Stare.
 
2003 Notebook: Weak VI
 
   
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5 February 2003
No. 3,758 (cartoon)
You flaunt your incompetence like a martyr.

You don’t know how I suffer.

That’s not true; you suffer like an imbecile.

6 February 2003
Eighteen Times the Speed of Light
Journalists at the Cable News Network reported that the ill-fated space shuttle was traveling at eighteen times the speed of light when it fell apart into tiny, little pieces over Texas. From the little I know about physics, that explains the whole catastrophe.

What I don’t understand, however, is why the network pulled the stories off the newswires after just a few hours. I suspect the American military forced the network to bury the revelation, but that’s only conjecture. I’ll never know the military’s secrets, such as whether the ill-fated shuttle carried twenty kilos of plutonium like previous flights. Even so, I fear Texas may be even more uninhabitable than usual.

7 February 2003
One Herb Alpert is Enough
When I was carrying my cornet down the school hall in fourth grade, the institution’s custodian opined that I might be the next Herb Alpert. I smiled, and thanked him for his compliment. In my heart, I knew he was right.

It turned out that the janitor and I were both idiots, and that one Herb Alpert was more than enough.

8 February 2003
Shorter than Monterroso
I just read that the Guatemalan writer Augusto Monterroso, who allegedly wrote the world’s shortest story, died yesterday at the age of eighty-one.

Although I’m reticent to critique the recently-deceased, I am nevertheless compelled to point out that Monterroso did not write the shortest story ever. I know that’s true, because I am the author of the shortest of short stories. I shall present the proof.

“Upon waking, the dinosaur was still there.”—Augusto Monterroso

“She never.”—Me

Now that I’ve presented the evidence, let’s look at the statistics.

Monterroso: Seven words, eleven syllables, forty-one characters.

Me: Two words, three syllables, nine characters.

I win. As usual.

9 February 2003
Gone Insane
I went insane for a relatively brief period today. As altered states go, insanity doesn’t have much going for it. Insanity does have a certain appeal, though; after my brief trip I can see why some people may not be able to come back.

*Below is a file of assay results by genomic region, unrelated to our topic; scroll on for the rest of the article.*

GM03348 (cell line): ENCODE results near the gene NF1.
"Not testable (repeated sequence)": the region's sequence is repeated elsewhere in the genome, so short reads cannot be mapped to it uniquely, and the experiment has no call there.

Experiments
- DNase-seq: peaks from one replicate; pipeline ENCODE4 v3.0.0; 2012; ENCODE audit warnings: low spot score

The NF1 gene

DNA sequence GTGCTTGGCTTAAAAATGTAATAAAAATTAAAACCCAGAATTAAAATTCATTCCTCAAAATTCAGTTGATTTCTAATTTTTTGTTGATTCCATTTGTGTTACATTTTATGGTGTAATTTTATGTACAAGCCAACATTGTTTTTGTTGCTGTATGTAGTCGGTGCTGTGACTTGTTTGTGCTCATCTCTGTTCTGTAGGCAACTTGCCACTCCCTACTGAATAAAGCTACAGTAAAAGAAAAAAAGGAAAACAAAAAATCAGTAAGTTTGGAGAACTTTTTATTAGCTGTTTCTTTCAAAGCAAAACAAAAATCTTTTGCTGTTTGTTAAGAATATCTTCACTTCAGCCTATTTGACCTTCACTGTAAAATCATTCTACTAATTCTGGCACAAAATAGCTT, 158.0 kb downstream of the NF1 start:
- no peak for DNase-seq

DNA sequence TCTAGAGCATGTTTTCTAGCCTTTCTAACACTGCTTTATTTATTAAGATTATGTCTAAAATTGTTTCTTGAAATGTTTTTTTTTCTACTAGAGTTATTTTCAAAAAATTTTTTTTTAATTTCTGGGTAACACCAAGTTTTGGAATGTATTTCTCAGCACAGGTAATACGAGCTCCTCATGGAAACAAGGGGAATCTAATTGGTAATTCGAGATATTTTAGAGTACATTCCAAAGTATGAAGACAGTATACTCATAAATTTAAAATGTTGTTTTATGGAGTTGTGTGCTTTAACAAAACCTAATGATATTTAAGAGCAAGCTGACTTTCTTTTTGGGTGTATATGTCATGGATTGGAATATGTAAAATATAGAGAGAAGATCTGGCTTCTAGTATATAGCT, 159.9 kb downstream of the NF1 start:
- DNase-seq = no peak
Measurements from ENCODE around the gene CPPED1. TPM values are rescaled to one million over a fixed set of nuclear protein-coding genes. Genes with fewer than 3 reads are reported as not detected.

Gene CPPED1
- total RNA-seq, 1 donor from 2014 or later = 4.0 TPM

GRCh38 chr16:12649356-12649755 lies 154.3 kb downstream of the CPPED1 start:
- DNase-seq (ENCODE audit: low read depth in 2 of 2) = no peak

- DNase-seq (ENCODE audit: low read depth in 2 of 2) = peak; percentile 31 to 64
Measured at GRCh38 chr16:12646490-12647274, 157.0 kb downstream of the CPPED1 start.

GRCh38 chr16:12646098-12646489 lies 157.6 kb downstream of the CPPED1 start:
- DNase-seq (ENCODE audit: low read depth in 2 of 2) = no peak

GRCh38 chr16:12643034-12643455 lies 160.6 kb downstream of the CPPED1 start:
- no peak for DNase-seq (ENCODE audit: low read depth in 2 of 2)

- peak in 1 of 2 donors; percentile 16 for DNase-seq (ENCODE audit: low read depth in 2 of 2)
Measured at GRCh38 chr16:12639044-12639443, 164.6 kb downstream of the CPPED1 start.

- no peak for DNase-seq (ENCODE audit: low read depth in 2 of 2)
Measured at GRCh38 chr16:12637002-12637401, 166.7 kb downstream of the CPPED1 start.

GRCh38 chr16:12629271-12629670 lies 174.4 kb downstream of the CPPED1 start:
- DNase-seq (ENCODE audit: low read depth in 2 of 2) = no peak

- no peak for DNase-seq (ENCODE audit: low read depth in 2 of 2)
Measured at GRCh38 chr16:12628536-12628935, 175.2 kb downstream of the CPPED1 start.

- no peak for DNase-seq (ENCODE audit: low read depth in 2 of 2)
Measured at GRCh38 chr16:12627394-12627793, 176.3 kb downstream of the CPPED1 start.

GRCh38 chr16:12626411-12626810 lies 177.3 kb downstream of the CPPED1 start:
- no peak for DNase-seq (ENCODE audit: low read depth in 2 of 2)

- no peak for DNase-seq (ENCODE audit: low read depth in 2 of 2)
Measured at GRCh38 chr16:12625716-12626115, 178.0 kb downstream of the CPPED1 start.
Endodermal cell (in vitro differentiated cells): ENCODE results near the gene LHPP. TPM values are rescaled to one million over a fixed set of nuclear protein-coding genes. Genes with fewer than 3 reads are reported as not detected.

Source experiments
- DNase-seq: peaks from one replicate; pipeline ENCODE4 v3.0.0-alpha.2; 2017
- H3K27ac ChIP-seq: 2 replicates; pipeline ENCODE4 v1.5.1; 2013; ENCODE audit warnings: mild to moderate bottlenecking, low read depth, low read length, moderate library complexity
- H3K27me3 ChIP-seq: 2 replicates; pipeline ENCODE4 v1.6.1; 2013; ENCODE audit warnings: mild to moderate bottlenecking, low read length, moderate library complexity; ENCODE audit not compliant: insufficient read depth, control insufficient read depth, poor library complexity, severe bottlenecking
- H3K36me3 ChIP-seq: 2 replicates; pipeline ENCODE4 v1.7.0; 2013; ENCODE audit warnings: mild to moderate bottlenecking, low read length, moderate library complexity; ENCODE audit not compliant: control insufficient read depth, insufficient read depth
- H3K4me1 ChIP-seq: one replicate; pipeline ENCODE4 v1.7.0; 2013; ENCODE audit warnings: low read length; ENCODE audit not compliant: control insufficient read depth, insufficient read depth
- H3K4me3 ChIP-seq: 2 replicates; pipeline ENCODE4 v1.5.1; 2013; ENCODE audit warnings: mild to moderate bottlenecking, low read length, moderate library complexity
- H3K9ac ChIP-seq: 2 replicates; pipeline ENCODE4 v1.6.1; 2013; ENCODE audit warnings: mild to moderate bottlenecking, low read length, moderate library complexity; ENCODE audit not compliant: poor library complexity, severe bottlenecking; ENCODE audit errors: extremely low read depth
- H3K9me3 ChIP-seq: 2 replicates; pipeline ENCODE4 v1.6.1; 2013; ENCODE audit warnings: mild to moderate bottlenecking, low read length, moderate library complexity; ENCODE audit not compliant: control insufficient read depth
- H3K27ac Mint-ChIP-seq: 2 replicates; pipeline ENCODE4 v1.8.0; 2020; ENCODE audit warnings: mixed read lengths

I think I’ll wait quite some time until I go insane again.

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10 February 2003
Drinking with Worm
Doctors Laven and Pielenz brought me a delightful souvenir from their clandestine rendezvous with Mexican insurgents: a bottle of fine tequila. With a worm in it, even. I was delighted by how wonderfully smoky the concoction tasted.

After drinking really good tequila, I may never drink the cheap stuff again. Unless I’m paying for it, that is.

11 February 2003
Random Thoughts
“You know how they say enough monkeys pounding on enough keyboards would eventually write the complete works of William Shakespeare?” Derek asked. “Well, I bet one chimp could write one of your notebook entries in fifteen minutes.”

“Actually,” I replied, “you managed to choose one of the few topics I know something about. I shall now present the evidence.”

I pulled out a copy of my 1994 piece, Not To Be: One Million Randomly-Generated Variations on the Seven Characters (based on the frequency of their occurrence) in “To Be Or Not To Be” Presented in Eight Hundred Assemblages. (Available as a PDF.) I explained that I programmed my computer to randomly generate the seven different characters in the phrase, “to be or not to be,” based on the frequency of their occurrence. For example, the computer was three times more likely to come up with an “o” than an “n.” Even with a million tries, none of the eighteen-character strings looked anything like “to be or not to be.”

I was surprised by the results until I read a mathematics book for the first time in a couple decades. I would have had to have run the program 1,628,413,597,910,450 times in order to have a fifty-percent chance of generating “to be or not to be.” I used that knowledge to create another 1994 piece, Random Random: Forty-Six Thousand Six-Hundred and Fifty-Six Randomly Generated Six Character Words in Eight Hundred and Sixty-Four Groupings Using the Letters a, d, n, m, o and r with a One Hundred Percent Chance of Correctly Spelling the Word Random. (Also available as a PDF.)

It worked.

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©2003 David Glenn Rinehart